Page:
Nick Saban talks ‘trap game’ at Texas A&M and never going to a tailgate party


Alabama will attempt to win its 20th consecutive game Saturday night when it meets Texas A&M in Kyle Field.

The 7 p.m. CT kickoff on CBS will also be another meeting between Nick Saban and former assistant Jimbo Fisher, with Saban having a chance to extend his record over former assistants to 25-0.

Saban held his weekly radio show, “Hey Coach Show with Nick Saban,” on Thursday evening. Here were the highlights:

FOURTH SEGMENT

— Asked about qualities for players they recruit, Saban said they want players to be the best versions of themselves. Saban said he tells recruits he does not want them to “commit to Alabama” but instead commit to all of the things they need to do at Alabama to be successful. Saban said they “pay guys back” for playing by “creating value for them and their future.”

— For his final word, Saban said, “I think this is a critical game for us” because it’s an opportunity to show they can play on the road in the SEC and maintain intensity for 60 minutes. He said there will be opportunities for “other players” to play because of injuries.

— Asked if he talks to Jimbo Fisher, Saban says, “I don’t chat with anybody. I really don’t. I don’t talk to people during the course of the week. I mean, Miss Terry if I’m lucky. I don’t see anybody except our staff. We work.” He said his days are planned out and “I don’t have a lot of time to say, I’m going to call my buddy and see what he’s doing.” Saban said he enjoys talking to buddies and wishes he could do it more, but he does not have the time. “Nothing personal,” he said. “And I don’t think most of them that are doing a good job and working hard, they don’t do it either. … They look at their phone and say what’s this guy want? And most people that know you kind of know that you’re focused on what you’re doing so they don’t call you.”

— “There’s a couple people out there that I wish would call me every now and then and they don’t. I don’t talk to hardly anybody. Not just coaches — I just don’t talk to anybody,” Saban said to end his appearance.

THIRD SEGMENT

— Saban said Bryce Young has “always been very well grounded.” He has great character and is good communicator, although quiet — he doesn’t talk unless spoken to, Saban said, calling Young intellectual. He said you can teach players to do everything but some things on the field require instincts, which Young has. Young also seldom gets frustrated, although Saban noted Young was frustrated about his interception late against Ole Miss. The two had a discussion this week about not forcing things and playing the next play.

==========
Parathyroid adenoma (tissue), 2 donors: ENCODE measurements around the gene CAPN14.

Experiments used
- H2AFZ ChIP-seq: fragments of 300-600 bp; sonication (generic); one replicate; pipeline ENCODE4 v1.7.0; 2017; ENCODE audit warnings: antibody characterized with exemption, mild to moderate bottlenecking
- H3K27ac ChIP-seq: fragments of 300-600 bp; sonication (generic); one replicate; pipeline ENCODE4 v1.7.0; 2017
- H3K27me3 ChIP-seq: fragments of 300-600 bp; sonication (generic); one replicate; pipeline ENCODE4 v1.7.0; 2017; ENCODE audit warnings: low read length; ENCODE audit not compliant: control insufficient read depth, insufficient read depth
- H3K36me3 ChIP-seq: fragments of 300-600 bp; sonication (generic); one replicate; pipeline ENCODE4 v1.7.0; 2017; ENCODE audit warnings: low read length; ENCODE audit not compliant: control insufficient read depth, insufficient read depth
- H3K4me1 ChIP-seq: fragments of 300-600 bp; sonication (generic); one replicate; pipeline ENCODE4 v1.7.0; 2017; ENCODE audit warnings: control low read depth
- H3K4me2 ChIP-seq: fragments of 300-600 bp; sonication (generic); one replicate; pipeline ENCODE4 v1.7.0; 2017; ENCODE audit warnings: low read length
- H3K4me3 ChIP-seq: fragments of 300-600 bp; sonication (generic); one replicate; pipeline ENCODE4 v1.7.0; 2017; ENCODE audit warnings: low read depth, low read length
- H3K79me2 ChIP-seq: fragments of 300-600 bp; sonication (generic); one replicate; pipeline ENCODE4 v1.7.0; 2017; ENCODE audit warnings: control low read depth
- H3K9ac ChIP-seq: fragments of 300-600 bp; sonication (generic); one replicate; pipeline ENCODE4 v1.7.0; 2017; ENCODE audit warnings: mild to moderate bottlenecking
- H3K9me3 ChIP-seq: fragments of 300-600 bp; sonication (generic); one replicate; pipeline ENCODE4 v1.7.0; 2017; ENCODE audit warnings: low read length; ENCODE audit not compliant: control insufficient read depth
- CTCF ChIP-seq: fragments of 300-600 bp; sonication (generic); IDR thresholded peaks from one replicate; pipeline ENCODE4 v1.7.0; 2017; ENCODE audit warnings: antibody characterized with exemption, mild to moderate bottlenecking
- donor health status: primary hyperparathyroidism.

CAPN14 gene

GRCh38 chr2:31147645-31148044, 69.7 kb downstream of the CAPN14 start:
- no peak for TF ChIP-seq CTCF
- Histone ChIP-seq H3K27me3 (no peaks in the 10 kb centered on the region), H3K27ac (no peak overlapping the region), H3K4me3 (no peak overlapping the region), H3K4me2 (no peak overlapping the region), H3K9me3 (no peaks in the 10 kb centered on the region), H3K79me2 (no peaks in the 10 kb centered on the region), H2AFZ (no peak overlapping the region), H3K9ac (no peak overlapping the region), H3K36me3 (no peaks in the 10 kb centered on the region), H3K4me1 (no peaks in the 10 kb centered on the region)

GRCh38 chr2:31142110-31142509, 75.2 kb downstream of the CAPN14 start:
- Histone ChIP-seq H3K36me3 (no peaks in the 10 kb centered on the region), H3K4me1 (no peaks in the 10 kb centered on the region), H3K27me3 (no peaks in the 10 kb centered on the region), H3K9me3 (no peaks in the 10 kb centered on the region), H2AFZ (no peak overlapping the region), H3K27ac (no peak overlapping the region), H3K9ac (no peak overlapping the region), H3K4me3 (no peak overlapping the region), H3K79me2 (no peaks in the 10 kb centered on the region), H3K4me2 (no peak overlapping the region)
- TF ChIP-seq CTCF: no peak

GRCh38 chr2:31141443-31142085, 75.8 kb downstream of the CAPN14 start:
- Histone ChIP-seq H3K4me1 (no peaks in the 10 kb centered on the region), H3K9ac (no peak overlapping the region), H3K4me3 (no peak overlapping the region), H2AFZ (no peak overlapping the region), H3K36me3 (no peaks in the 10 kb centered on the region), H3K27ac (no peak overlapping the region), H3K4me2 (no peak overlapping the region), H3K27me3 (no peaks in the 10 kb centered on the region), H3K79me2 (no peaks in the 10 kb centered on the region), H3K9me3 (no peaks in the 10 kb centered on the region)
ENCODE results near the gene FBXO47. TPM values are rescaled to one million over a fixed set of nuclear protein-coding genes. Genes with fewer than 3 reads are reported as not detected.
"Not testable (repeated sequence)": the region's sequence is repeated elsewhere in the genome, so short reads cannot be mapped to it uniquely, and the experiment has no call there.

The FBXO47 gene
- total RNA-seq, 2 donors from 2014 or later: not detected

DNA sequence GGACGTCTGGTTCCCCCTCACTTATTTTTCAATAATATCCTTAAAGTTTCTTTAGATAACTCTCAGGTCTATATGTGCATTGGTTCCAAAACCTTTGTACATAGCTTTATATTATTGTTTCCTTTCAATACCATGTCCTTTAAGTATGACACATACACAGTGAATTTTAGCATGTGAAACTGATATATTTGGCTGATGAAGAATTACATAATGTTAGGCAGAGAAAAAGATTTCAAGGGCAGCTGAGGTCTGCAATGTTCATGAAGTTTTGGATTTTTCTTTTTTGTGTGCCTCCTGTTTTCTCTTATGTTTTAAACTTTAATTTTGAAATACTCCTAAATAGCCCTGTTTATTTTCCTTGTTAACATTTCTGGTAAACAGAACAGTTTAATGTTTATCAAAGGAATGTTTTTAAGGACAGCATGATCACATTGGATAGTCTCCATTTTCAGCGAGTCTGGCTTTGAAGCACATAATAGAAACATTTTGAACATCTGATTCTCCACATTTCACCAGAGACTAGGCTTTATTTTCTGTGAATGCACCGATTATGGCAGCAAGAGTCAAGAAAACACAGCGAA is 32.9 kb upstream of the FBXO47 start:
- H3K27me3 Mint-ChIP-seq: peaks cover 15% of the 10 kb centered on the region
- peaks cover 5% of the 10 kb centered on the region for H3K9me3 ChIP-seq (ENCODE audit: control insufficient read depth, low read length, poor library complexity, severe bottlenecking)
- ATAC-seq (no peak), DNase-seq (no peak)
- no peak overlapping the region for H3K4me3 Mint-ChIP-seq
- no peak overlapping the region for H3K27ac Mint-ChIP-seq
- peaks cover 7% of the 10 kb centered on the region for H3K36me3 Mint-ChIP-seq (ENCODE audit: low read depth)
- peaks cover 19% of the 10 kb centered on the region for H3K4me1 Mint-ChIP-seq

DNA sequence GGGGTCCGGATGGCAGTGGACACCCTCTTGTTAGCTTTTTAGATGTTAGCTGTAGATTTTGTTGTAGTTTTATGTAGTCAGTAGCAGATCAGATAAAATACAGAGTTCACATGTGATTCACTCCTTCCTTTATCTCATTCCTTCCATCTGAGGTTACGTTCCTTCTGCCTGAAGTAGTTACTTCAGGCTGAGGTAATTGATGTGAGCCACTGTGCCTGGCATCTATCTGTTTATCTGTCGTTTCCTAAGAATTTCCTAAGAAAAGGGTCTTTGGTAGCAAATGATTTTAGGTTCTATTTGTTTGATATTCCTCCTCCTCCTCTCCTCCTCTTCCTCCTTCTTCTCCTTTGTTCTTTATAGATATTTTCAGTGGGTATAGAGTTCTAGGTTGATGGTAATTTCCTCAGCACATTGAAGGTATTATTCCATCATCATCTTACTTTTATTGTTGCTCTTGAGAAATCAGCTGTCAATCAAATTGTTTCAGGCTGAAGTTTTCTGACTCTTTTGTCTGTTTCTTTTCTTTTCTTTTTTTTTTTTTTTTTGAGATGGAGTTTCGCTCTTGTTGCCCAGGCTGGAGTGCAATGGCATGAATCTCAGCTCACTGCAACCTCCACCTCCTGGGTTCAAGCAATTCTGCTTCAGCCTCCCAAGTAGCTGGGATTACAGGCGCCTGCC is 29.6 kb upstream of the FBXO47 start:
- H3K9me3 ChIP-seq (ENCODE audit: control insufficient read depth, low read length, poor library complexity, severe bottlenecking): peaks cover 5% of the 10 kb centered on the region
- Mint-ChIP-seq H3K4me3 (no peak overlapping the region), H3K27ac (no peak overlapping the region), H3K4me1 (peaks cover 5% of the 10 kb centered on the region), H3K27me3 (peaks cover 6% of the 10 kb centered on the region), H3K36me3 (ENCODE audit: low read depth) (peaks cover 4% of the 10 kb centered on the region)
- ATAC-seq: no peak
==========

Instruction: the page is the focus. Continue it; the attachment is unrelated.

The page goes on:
— Saban said they give media training to players in order to create value for themselves. He said NIL has created opportunities for players given the image they project. “Football, you got a helmet on. You’re like a gladiator,” Saban said, saying judgments are made about how players perform on the field. Saban said he believes his players in recent years have done an “outstanding job” of creating value for themselves, using DeVonta Smith and Mac Jones as “first class” examples.

— Asked about what “motivational qualities” he looks for in players, Saban mentions setting a good example in doing the right things themselves.

SECOND SEGMENT

— Asked about his favorite concession for a football game, Saban asked, “When do you think the last time I’ve ever been in a concession stand is?” Saban said he’s never been at a tailgate in his life. “Do you have any idea where I am during the game?” Saban said he heard about 40 percent of the game-day workers at Bryant-Denny Stadium did not show up to work. “I apologize to all of our fans out there,” Saban said. “For whatever reasons [they weren’t there], God bless ‘em, one way or the other.”